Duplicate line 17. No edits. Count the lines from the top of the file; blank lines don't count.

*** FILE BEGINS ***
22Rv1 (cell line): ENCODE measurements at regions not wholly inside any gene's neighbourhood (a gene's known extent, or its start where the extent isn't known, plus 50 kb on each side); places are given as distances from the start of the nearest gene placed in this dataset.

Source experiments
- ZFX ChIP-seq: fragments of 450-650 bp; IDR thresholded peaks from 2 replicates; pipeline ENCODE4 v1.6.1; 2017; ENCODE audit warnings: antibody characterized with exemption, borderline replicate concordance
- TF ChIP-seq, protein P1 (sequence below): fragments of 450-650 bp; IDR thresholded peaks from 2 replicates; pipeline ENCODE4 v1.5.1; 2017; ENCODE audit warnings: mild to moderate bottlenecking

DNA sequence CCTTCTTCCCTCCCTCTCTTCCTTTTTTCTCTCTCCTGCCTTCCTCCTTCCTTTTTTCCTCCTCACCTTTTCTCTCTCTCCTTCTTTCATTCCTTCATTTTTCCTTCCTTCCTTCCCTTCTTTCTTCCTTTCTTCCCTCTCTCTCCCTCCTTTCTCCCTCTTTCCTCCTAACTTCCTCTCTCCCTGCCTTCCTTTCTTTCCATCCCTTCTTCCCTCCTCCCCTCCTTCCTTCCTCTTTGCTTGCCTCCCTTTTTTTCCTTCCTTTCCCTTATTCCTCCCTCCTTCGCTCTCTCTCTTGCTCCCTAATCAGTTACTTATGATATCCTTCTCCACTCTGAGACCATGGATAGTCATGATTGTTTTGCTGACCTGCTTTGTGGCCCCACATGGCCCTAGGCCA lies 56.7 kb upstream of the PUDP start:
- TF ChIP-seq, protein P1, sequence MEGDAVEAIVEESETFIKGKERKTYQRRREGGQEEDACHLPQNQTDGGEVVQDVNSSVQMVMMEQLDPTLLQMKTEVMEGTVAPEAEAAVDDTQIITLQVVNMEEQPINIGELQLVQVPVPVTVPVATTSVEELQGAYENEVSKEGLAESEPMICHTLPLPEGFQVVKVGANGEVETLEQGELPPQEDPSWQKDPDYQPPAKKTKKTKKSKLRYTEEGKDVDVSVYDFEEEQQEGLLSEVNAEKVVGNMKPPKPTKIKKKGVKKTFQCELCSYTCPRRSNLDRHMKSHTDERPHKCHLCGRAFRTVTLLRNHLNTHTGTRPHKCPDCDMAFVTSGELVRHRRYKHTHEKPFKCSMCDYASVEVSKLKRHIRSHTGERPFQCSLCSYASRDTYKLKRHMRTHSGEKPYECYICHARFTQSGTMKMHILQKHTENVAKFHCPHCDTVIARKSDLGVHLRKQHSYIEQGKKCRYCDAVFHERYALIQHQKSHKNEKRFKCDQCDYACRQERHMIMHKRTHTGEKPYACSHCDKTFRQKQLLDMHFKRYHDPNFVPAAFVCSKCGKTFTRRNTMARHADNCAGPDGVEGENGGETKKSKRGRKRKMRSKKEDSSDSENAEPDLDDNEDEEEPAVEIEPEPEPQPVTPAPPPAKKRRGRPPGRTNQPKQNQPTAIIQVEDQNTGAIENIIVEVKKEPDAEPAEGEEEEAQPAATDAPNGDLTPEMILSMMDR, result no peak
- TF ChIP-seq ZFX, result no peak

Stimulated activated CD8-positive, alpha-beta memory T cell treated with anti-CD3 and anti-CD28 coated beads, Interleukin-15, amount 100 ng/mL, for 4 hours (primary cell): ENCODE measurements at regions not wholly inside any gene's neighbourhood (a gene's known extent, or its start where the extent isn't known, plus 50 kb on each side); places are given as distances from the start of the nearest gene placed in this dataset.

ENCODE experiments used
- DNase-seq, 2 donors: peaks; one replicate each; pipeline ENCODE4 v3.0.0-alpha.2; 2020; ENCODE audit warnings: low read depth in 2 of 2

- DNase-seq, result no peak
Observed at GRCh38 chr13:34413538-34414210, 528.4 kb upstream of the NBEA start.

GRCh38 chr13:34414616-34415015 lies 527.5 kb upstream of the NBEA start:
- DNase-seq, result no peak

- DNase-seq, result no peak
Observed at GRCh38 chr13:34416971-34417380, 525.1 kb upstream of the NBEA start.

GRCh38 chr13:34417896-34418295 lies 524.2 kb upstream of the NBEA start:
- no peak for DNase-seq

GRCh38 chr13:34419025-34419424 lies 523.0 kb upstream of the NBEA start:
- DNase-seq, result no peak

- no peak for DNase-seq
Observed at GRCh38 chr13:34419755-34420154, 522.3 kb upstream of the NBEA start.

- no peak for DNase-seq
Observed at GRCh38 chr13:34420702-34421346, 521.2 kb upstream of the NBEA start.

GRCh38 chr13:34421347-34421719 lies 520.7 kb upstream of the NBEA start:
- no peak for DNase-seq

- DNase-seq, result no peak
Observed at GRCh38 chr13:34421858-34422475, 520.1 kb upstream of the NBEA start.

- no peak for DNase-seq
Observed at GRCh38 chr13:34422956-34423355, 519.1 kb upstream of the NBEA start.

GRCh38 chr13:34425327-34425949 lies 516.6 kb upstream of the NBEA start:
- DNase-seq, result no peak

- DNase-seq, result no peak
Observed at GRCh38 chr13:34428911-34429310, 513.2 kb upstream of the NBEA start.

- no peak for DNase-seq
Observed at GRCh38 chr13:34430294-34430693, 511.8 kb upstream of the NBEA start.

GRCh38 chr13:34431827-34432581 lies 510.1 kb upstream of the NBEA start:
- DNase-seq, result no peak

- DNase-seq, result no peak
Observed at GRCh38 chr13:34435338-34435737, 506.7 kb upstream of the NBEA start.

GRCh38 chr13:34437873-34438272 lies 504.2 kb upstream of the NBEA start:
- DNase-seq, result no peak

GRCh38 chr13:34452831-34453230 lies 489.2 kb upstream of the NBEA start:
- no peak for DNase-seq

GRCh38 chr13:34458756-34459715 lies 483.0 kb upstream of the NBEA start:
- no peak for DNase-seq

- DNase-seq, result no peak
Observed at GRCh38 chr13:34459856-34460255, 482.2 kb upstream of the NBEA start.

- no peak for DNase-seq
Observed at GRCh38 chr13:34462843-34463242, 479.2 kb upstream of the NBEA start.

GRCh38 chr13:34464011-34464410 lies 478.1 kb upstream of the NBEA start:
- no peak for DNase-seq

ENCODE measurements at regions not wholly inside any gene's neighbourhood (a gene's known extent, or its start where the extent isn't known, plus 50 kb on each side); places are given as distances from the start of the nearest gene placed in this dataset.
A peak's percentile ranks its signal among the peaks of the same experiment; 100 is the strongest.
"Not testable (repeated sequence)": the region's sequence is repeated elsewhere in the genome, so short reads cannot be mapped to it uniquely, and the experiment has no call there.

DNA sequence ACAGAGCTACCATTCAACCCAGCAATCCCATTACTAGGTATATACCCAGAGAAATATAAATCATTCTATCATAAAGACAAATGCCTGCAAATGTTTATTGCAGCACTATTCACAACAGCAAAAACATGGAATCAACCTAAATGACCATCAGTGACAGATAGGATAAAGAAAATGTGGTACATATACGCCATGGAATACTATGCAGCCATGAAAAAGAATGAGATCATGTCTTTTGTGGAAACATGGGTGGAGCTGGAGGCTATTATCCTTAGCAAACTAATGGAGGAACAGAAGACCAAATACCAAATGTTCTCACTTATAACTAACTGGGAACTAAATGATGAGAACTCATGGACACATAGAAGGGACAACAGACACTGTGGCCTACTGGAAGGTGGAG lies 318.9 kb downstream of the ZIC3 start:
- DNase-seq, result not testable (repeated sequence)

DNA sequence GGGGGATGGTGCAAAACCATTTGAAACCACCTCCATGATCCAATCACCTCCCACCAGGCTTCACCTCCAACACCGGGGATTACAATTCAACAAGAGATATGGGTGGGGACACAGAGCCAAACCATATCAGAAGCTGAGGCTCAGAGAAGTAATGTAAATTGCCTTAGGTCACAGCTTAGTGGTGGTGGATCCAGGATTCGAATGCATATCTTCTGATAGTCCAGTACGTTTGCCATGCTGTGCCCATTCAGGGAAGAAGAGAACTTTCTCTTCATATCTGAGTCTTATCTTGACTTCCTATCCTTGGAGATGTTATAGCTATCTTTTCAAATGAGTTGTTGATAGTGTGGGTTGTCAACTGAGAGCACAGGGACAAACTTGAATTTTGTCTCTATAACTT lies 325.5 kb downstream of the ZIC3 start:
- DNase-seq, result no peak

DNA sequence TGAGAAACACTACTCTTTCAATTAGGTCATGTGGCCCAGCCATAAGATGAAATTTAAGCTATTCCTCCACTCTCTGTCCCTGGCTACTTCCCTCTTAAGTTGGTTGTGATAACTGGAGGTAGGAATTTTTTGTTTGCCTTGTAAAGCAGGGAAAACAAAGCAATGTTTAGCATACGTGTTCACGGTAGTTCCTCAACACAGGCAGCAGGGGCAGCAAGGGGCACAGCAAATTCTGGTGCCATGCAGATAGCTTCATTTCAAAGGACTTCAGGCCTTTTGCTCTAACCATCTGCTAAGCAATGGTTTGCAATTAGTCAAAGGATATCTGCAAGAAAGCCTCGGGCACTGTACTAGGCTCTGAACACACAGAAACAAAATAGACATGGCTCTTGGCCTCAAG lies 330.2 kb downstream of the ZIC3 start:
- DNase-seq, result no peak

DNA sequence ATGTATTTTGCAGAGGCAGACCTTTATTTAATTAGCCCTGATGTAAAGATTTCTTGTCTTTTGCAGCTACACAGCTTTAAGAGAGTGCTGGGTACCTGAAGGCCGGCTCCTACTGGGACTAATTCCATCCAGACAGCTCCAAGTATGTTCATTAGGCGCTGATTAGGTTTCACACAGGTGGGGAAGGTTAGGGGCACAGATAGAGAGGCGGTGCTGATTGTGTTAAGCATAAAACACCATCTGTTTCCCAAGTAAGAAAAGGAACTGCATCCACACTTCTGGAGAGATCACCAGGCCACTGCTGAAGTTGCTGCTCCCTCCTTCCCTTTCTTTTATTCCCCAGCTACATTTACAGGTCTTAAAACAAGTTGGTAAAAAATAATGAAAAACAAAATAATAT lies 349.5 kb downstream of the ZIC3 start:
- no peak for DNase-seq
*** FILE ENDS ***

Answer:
GRCh38 chr13:34417896-34418295 lies 524.2 kb upstream of the NBEA start: